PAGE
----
Today, all eyes are on the newly-minted Duke and Duchess of Cambridge as they tie the royal knot. Millions now know that Kate Middleton wears Princess Diana’s famous sapphire and diamond engagement ring. But far fewer know that, starting in the 1950s, GE’s research scientists began developing near-gemstone quality synthetic diamonds – albeit for industrial purposes.
A press release from the GE Research Laboratory in Schenectady, New York dated February 15, 1955, reads: “Man-made diamonds, the climax to a 125-year effort to duplicate nature’s hardest and most glamorous substance, were displayed here today.” The excitement wasn’t overstated: Before GE’s breakthrough, the idea of creating Earth’s hardest substance in the lab seemed like an impossibility.
How did they do it? The GE team built an ultrahigh-pressure apparatus, called the “Diamond Press,” structured to concentrate and sustain tremendous pressure in a small area. A donut-sized chamber was surrounded by conical pistons that produced 1.5 million pounds per square inch and 5000 degrees Fahrenheit. In the chamber, metal and carbon were given what the scientists called a “diamond whammy” — an electrical jolt that melted the metal-carbon mixture and precipitated the diamond crystallization process. Ten to 20 minutes later, when the apparatus was shut down, a man-made diamond sat in the chamber.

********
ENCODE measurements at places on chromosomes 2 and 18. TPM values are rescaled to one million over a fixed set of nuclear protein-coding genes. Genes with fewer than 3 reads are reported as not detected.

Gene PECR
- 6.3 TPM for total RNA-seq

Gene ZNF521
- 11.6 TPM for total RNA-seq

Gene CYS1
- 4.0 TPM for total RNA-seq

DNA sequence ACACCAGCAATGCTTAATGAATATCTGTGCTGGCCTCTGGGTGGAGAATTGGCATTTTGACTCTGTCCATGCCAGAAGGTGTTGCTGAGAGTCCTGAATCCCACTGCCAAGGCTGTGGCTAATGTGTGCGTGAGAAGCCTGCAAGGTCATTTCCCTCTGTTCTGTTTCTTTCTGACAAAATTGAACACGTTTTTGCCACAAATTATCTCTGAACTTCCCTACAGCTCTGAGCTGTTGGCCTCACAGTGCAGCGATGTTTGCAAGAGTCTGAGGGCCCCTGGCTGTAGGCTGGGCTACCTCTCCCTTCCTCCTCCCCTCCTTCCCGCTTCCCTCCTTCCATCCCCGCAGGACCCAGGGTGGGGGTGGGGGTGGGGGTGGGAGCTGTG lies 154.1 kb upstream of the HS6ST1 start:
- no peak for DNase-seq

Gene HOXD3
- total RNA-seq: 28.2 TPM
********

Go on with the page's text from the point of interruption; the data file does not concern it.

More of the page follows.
The initial GE diamonds were the first man-made substance to scratch other diamonds, and the first production runs resulted in diamonds of up to one-tenth of a carat — perhaps not princess-ready, but promising for industrial applications like cutting and polishing in manufacturing. To prove to skeptics that the GE diamonds, while synthetic, had all the characteristics of the original, scientists demonstrated with x-rays that their creations had crystal structures identical to diamonds and were composed of carbon.
GE’s synthetic diamonds found several applications over the years, from a durable stylus for record players sold by GE’s consumer electronics business to sharper and stronger cutting blades for industrial saws.
In 2010, GE’s diamond-makers, Herbert Strong, Francis Bundy, Robert Wentorf and H. Tracy Hall, were inducted into the National Inventors Hall of Fame.